I came up on watch this morning just as we rounded Cape Finisterre in Galicia, breathed a sigh of relief that the corner had been turned and a new course of 180 (S). A misty dawn, the sky filled with spray from the vast Nw’ly swell crashing on the rocky shore. Small fishing boats harvesting the sea greet us with waves and cheers – Galicia, the maritime blood of Spain.
It seems weeks ago that we left our home of Fowey and started out on the first leg of our journey to the Western Canaries. Ophelia and Brian managed to hold us up for a while, sitting out the first in Falmouth then making a mad dash across the channel with some big seas but a good wind to carry us over to Ouessant. In fact, so fast was our passage that the chosen port of Camaret to escape Brian was bypassed and the crew headed on round the Point du Raz and into Concarneau.
Concarneau – an old fishing town and “Ville Close” to you and me, a walled city offering protection and a good berth for a gale. A good French friend of many years, Clementine, whom I sailed with on Anna Rosa, organised a secure berth with the port officials and our enforced visit began with a beer in the charming square. The bustle of life here is seriously diminished now – few fishing boats adorn the quays and there seems very little happening now the tourist season is over. Not to worry – more room for us in the Hotel Grand Voyageur that became our rendez-vous for a cider and a laugh – although Karina could not resist a chocolate crêpe.
Four days waiting for a window in the weather and spirits tend to get low – it is always difficult to explain to those not used to a life at sea that they would not like a strong gale in Biscay and 6 metre seas. They see the adventure of it all, the challenge but perhaps not the responsibility. Sailing also incorporates the art of travelling and exploring new cultures as much as trimming a jib or standing watch. Those times will come and they did, we set off at a storming rate, all sail set with a stiff F5 and slipping along at a fair 8.0kts.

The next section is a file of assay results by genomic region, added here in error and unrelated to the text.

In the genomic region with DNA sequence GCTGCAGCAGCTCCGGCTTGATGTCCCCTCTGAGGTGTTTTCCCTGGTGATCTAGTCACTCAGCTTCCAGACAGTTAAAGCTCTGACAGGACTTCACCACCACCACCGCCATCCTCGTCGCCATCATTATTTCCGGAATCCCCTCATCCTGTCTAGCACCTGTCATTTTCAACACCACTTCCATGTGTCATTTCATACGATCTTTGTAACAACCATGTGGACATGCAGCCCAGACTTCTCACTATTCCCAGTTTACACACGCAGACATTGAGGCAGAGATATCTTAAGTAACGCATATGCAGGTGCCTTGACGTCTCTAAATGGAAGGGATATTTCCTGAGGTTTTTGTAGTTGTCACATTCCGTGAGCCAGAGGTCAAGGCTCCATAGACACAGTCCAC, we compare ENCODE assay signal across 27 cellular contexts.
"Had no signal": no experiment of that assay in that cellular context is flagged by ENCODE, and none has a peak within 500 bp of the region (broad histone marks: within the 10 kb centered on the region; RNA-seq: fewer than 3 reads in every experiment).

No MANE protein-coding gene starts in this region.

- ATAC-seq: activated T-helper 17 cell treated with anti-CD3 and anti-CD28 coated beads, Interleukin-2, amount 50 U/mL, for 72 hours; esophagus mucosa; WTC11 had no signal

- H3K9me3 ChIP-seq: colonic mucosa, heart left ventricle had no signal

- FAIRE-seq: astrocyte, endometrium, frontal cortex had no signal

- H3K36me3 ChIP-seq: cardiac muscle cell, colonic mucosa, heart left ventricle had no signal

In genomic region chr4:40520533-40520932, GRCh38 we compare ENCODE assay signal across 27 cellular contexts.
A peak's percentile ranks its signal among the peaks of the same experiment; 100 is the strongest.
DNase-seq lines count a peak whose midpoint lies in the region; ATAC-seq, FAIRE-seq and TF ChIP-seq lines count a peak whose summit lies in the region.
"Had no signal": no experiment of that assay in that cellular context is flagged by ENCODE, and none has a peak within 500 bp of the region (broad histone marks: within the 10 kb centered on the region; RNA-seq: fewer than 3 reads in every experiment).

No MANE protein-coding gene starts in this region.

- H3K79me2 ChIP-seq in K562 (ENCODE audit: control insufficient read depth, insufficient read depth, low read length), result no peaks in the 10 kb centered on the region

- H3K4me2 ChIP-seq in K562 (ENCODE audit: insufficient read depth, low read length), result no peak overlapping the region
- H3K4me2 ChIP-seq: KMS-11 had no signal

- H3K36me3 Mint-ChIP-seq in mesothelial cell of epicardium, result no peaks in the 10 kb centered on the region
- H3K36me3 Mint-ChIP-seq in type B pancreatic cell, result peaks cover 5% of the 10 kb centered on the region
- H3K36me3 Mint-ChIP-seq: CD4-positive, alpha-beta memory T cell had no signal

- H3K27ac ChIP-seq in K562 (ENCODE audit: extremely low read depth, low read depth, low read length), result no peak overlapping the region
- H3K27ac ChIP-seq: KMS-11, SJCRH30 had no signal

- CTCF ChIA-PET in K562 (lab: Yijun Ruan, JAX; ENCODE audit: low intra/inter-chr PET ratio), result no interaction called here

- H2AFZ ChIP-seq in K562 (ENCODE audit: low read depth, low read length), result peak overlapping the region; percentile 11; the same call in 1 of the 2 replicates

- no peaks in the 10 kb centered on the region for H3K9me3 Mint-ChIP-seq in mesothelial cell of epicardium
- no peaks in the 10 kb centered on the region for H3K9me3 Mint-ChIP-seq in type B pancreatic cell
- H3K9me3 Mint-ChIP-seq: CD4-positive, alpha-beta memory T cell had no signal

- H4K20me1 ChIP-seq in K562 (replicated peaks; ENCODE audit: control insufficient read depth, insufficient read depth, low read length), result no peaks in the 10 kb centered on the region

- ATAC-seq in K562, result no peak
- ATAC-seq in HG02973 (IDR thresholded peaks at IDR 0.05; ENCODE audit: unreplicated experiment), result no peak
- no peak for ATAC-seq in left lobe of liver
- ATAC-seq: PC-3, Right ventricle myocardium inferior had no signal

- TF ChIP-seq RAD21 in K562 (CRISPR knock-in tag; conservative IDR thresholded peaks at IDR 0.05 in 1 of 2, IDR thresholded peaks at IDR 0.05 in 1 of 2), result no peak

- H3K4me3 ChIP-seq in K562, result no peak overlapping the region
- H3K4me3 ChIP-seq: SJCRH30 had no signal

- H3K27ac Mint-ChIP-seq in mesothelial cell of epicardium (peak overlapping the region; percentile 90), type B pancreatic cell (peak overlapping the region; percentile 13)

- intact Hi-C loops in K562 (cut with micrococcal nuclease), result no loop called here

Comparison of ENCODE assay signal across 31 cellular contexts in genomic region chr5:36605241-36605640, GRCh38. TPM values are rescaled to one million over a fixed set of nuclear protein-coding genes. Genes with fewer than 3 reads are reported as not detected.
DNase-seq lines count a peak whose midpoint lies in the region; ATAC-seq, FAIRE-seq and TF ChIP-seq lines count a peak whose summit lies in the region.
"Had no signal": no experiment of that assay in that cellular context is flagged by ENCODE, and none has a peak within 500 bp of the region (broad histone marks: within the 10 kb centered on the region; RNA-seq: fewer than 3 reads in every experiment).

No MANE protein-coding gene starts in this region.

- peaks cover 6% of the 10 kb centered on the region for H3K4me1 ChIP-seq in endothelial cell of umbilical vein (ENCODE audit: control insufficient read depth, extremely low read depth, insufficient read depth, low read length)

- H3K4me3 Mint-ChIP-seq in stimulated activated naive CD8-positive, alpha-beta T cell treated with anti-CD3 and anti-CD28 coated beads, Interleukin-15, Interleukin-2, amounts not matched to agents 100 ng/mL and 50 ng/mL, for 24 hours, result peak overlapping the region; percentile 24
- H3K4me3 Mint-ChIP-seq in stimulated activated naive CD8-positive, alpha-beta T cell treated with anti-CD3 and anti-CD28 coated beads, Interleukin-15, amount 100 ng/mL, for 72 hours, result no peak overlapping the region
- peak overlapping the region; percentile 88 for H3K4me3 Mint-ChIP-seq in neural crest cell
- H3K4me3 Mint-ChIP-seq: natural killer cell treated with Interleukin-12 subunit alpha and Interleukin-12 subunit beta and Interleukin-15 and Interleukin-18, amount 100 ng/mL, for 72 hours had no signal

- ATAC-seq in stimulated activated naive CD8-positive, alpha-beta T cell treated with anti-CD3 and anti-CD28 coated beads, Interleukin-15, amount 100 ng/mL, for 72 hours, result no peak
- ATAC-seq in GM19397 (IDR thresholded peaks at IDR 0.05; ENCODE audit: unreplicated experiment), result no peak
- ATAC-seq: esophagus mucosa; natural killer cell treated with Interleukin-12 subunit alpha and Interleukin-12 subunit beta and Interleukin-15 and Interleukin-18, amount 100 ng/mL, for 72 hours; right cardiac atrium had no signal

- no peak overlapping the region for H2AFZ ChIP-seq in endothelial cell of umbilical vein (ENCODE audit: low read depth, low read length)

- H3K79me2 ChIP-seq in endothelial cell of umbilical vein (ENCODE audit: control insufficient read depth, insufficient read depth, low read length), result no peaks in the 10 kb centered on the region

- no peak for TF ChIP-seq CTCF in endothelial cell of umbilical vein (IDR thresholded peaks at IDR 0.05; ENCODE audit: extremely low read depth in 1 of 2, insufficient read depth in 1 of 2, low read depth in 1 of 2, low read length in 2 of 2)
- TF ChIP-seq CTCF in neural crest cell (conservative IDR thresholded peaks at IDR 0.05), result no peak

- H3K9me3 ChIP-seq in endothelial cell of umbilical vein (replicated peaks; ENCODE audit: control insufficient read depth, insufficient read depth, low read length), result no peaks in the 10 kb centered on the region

The favourable breeze did not last, and come sundown the Iron topsail began her steady rhythm. Gentle rolling and a night as black as pitch set in while dolphins jostled for a ride on the bow wave. One sight of which you can never tire, these silver darts as lit by the bioluminescence that abounds in these waters. The crossing of the continental shelf saw them bid their farewells and our ship sailed on towards the Spanish coast.
Monday was a frustrating day, opposing winds and a huge swell left by Brian set into Biscay, we tacked a few times trying to find the most comfortable course, but really not worth the effort. Life was a rolling deck! Tuesday and the world was perfect – now in the warm sunshine with good sightings of three large whales and countless dolphins. The mountains along the coast rose up in the sunrise only to disappear in the midday haze. By evening, the lights of Coruna lit the horizon, but our enemy, the swell was back, the ship wallowing in the vast troughs with little or no wind. The main sail is taking it well, but the strain on the gear in such conditions makes me worry – all this rolling about and flapping. Maybe you ask why the sail is up? To reduce the rolling even more. The slab of canvas reduced the motion – at least a little.
Wednesday morning, today and bread is baking in the ovens and a new course of South – Cascais is closer but we still have 240 NM to go and planes to catch.